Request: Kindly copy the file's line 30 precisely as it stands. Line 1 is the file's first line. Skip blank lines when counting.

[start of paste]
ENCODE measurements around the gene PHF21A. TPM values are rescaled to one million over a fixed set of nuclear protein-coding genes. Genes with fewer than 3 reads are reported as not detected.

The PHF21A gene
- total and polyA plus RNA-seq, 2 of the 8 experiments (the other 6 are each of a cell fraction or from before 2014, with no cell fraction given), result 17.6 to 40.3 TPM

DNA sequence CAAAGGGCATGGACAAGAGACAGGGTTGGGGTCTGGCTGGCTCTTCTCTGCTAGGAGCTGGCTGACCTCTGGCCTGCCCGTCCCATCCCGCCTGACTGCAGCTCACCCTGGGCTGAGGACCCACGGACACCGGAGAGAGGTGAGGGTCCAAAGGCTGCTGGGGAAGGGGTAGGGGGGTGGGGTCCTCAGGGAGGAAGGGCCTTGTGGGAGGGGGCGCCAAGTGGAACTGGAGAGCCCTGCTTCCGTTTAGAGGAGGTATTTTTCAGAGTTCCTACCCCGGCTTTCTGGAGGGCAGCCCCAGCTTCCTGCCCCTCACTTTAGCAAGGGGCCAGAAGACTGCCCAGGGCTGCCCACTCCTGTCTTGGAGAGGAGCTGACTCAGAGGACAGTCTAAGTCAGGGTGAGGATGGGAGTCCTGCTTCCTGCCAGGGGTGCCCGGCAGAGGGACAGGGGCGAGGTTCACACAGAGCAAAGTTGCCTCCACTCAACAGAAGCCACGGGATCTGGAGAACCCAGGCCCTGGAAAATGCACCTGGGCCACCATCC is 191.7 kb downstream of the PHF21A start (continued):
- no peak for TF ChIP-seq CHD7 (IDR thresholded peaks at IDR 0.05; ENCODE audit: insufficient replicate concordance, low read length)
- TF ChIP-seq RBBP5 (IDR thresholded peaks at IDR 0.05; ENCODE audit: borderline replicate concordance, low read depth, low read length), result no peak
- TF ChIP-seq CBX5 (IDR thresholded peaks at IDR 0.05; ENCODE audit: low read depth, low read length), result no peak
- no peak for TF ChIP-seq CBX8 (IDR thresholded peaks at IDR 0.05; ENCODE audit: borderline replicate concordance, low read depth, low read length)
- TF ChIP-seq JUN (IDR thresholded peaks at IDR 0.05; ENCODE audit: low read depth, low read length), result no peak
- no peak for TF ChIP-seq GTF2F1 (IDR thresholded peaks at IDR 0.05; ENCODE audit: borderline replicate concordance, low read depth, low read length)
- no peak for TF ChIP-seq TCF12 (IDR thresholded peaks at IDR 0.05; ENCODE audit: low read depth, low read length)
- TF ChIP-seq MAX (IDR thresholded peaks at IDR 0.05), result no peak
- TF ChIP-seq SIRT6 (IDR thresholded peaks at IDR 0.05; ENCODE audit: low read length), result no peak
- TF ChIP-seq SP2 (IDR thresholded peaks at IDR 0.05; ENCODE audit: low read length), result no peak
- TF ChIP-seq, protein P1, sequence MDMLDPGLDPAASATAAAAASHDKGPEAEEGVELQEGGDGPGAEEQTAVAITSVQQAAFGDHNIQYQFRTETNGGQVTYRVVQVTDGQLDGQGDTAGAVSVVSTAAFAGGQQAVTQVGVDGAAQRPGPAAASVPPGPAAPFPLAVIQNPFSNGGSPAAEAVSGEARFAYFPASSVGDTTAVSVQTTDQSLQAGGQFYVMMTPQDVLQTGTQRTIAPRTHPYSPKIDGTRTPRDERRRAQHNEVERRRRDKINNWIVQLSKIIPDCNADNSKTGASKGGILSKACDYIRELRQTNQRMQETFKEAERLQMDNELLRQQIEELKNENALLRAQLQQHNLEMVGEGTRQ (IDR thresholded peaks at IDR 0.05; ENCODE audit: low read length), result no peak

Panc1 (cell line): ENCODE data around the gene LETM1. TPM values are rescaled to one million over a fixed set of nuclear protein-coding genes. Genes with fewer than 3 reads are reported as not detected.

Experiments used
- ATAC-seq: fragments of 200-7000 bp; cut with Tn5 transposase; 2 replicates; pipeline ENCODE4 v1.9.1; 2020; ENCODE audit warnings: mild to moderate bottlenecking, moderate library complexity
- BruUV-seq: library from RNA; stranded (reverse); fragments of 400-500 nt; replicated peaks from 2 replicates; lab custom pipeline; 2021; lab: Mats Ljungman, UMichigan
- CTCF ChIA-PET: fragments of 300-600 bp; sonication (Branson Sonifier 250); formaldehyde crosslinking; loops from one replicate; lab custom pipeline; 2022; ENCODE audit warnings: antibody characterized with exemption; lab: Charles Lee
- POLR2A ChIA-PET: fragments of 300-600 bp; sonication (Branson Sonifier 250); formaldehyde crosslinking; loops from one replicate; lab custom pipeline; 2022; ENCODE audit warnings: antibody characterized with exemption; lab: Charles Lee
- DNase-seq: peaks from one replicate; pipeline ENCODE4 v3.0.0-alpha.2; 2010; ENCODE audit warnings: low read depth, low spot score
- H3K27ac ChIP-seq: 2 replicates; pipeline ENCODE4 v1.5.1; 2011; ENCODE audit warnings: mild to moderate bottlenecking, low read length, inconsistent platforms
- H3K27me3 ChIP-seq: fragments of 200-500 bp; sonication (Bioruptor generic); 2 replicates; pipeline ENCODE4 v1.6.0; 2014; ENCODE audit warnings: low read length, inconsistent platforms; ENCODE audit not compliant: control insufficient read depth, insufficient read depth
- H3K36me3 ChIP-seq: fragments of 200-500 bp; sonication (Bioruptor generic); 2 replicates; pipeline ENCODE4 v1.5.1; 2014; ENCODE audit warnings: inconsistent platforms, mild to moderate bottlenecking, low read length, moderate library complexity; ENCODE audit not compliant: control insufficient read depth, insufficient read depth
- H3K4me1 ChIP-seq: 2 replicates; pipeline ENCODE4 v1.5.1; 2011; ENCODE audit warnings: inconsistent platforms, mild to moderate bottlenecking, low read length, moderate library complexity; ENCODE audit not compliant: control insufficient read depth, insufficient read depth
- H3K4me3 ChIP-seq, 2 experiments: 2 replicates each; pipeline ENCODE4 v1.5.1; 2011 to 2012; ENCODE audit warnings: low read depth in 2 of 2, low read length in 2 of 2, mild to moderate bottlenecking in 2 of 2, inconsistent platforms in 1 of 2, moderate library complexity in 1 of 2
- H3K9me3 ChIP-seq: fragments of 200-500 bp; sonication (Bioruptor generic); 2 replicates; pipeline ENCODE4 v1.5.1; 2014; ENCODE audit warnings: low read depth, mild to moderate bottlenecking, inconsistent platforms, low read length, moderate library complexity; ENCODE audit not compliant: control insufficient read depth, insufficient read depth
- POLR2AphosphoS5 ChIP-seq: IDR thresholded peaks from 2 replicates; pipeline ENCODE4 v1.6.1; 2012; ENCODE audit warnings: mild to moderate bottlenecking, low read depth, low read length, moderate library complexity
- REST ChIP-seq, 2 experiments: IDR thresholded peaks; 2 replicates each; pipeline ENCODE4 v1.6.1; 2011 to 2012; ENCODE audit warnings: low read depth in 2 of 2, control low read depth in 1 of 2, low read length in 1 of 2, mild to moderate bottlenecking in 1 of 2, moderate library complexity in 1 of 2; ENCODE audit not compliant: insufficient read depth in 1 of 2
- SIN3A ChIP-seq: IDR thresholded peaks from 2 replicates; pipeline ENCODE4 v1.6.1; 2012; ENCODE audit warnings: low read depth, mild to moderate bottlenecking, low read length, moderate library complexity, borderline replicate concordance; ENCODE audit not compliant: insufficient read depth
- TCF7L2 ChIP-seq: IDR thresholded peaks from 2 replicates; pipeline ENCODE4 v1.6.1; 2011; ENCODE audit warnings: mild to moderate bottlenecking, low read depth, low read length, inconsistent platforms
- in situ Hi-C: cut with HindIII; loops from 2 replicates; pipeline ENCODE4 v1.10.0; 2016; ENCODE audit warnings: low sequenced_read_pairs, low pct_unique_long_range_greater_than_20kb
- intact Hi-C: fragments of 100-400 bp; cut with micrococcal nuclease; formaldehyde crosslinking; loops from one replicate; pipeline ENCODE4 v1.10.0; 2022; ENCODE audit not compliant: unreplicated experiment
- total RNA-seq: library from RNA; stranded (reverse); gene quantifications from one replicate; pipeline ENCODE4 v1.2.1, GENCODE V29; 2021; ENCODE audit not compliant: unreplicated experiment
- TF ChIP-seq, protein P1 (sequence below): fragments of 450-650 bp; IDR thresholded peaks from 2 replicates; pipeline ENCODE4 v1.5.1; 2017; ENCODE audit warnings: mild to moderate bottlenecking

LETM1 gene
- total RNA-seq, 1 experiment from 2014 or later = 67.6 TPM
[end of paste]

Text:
- REST ChIP-seq, 2 experiments: IDR thresholded peaks; 2 replicates each; pipeline ENCODE4 v1.6.1; 2011 to 2012; ENCODE audit warnings: low read depth in 2 of 2, control low read depth in 1 of 2, low read length in 1 of 2, mild to moderate bottlenecking in 1 of 2, moderate library complexity in 1 of 2; ENCODE audit not compliant: insufficient read depth in 1 of 2